US

Body of Woman Missing for Weeks Found in Car in Impound Lot, Police Say

By Zachary Stieber

A missing Ohio woman was found dead in her car in a police impound lot, officials said.

Falyce Yuill, 61, vanished on March 10 from Columbus.

She was found inside her car at the Columbus Police Division Impound Lot on April 1, the Columbus Division of Police said in a release.

Detective Douglas Garrett found that Yuill’s vehicle was in the impound lot and called there to ask personnel to check the vehicle; they found the woman’s body.

It wasn’t clear how Garrett discovered that the vehicle was in the lot.

An initial autopsy, which identified Yuill, found no signs of trauma and no visible signs of foul play.

It wasn’t clear if the missing woman died before or after the car was towed or before or after the vehicle arrived at the lot. Toxicology results are pending.

No pictures of Yuill were made available.

Jeanine Cammarata, 37, was last seen on March 30, 2019. (NYPD)

Friends Worried About Missing Mother

Friends said they’re growing increasingly concerned about a missing mother of three who hasn’t been seen since March 30.

Jeanine Cammarata, 37, works as a substitute public school teacher on Staten Island and part time at a Dollar Tree.

She was reported missing Saturday night by her boyfriend. According to the New York Police Department, Cammarata was last seen that night at a residence on McVeigh Avenue.

The boyfriend and a Dollar Tree co-worker were taken in on April 2 for questioning, reported WABC.

Cammarata left her boyfriend’s apartment to meet her estranged husband to see her children, according to the broadcaster.

Jeanine Cammarata, 37, in a file photo. (NYPD)

“She let me know Friday she was going to go pick up her children Saturday,” said Elizabeth Torres, who works at the Dollar Tree.

The girlfriend of Cammarata’s estranged husband told the Staten Island Advance that Cammarata did show up at her and the man’s house in Queens but left without the children after a brief conversation.

Jessica Pobega, Cammarata’s best friend, told WABC that she received strange text messages from her friend’s phone on March 31.

When Pobega wrote that she was going to call the police, a reply came. “I don’t want that,” it read. “I have the kids … I apologize. I have to do this for the children.”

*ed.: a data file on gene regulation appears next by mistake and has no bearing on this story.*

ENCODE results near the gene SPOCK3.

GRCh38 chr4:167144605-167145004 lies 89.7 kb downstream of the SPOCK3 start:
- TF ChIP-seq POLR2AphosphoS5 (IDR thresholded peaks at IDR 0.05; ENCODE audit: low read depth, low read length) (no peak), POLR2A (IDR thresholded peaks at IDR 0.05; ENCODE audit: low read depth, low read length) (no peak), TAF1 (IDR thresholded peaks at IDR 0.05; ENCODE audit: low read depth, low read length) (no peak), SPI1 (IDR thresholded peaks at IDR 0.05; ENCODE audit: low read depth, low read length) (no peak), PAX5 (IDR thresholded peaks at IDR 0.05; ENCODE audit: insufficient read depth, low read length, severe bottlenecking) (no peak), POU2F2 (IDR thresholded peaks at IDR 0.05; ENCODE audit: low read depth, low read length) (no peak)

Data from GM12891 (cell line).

Police officers said another friend received a similar text message from Cammarata’s phone stating that she just wanted to get away.

The missing woman is described as 4 foot 11 inches, weighing 120 pounds, with brown eyes, blonde hair, and a medium build.

Anyone with information was asked to call the NYPD’s Crime Stoppers Hotline at 1-800-577-TIPS (8477).

police car siren
A police car in a file photo. (Mira Oberman/AFP/Getty Images)

Missing Persons

Over 600,000 people go missing in the United States every year, according to the National Missing and Unidentified Persons System. Many of the missing adults and children are found safe but others are never found or are found dead.

“It is estimated that 4,400 unidentified bodies are recovered each year, with approximately 1,000 of those bodies remaining unidentified after one year,” the center stated. As of Jan. 22, there were 15,325 open missing person cases in addition to 12,449 open unidentified person cases.

As of Dec. 31, 2017, the National Crime Information Center had over 88,000 active missing person cases across the country. But hundreds of thousands of cases were resolved that year. Approximately 651,000 missing person records were entered but about the same number were removed.

“Reasons for these removals include: a law enforcement agency located the subject, the individual returned home, or the record had to be removed by the entering agency due to a determination that the record is invalid,” the center stated.

The first 72 hours in a missing person case is the most critical, according to criminology experts. That’s partly because investigators have the best chance of following up on leads before people’s memories start to fade, Dr. Bryanna Fox, former FBI agent and criminology professor at the University of South Florida, told ABC News.

“The information that law enforcement gets tends to be a little more accurate, and they are able to act on the information and hopefully get that person who is missing quicker,” Fox said.

Later, there are fewer “bread crumbs,” or leads, to follow. Dr. Michelle Jeanis, criminology professor at the University of Louisiana at Lafayette, said that time is of the essence because the missing person could be in danger. After about a week, the person could very likely be dead, said former FBI Special Agent in Charge Steve Gomez.

“There’s a certain point after about a week or two where you have to think, the potential that the missing person is dead and now it’s a matter of trying to find their body and bring closure to the family and to determine if you now have a homicide investigation, or suicide, or some kind of accidental death,” he said.